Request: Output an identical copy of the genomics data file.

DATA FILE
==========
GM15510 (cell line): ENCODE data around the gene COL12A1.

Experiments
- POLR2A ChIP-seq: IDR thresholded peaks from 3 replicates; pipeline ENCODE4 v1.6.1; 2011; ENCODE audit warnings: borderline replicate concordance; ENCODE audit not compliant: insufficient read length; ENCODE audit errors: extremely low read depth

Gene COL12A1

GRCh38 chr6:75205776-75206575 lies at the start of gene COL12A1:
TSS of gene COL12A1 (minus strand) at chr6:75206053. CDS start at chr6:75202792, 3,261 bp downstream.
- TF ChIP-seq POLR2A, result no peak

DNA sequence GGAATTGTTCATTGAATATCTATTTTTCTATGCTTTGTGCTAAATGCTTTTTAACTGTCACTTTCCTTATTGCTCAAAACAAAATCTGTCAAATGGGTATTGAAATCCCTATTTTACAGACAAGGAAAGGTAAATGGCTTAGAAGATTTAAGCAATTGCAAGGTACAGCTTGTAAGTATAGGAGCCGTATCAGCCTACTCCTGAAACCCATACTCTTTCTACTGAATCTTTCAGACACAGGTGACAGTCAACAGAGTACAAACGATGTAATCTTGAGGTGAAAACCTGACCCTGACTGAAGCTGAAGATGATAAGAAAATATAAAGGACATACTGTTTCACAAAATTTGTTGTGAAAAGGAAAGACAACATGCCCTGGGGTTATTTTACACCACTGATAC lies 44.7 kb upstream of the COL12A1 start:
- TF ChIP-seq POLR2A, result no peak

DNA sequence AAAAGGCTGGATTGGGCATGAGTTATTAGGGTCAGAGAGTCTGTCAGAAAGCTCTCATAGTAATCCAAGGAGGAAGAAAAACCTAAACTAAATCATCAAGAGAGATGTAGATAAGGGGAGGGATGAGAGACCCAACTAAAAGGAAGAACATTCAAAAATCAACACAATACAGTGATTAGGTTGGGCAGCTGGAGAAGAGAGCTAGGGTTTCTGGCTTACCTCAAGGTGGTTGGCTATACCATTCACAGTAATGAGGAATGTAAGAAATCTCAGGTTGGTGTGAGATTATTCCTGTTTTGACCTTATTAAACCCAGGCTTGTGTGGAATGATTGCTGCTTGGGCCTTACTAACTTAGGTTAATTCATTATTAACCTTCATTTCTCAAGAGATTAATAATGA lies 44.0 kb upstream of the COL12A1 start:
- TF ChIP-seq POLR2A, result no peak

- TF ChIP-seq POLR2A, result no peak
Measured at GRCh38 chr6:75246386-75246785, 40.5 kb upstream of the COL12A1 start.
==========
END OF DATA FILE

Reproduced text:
GM15510 (cell line): ENCODE data around the gene COL12A1.

Experiments
- POLR2A ChIP-seq: IDR thresholded peaks from 3 replicates; pipeline ENCODE4 v1.6.1; 2011; ENCODE audit warnings: borderline replicate concordance; ENCODE audit not compliant: insufficient read length; ENCODE audit errors: extremely low read depth

Gene COL12A1

GRCh38 chr6:75205776-75206575 lies at the start of gene COL12A1:
TSS of gene COL12A1 (minus strand) at chr6:75206053. CDS start at chr6:75202792, 3,261 bp downstream.
- TF ChIP-seq POLR2A, result no peak

DNA sequence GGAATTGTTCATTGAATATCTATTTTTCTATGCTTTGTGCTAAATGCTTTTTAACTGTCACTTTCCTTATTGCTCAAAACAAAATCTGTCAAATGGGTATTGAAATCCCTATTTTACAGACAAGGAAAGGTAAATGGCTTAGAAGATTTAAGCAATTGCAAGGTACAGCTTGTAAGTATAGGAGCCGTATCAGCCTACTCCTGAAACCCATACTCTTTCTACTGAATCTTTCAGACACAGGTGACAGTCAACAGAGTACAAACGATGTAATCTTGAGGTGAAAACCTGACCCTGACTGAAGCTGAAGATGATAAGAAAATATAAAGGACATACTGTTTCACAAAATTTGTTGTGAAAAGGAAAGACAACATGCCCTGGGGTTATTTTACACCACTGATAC lies 44.7 kb upstream of the COL12A1 start:
- TF ChIP-seq POLR2A, result no peak

DNA sequence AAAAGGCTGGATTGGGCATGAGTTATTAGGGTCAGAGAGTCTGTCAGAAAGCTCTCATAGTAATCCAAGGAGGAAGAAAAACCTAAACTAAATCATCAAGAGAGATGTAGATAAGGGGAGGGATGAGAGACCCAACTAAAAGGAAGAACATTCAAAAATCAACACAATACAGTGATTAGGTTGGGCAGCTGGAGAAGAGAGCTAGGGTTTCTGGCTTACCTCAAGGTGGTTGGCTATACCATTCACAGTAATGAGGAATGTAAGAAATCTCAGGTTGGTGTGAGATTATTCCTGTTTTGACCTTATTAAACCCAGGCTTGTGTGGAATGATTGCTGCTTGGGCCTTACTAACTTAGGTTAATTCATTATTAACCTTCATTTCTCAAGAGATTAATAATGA lies 44.0 kb upstream of the COL12A1 start:
- TF ChIP-seq POLR2A, result no peak

- TF ChIP-seq POLR2A, result no peak
Measured at GRCh38 chr6:75246386-75246785, 40.5 kb upstream of the COL12A1 start.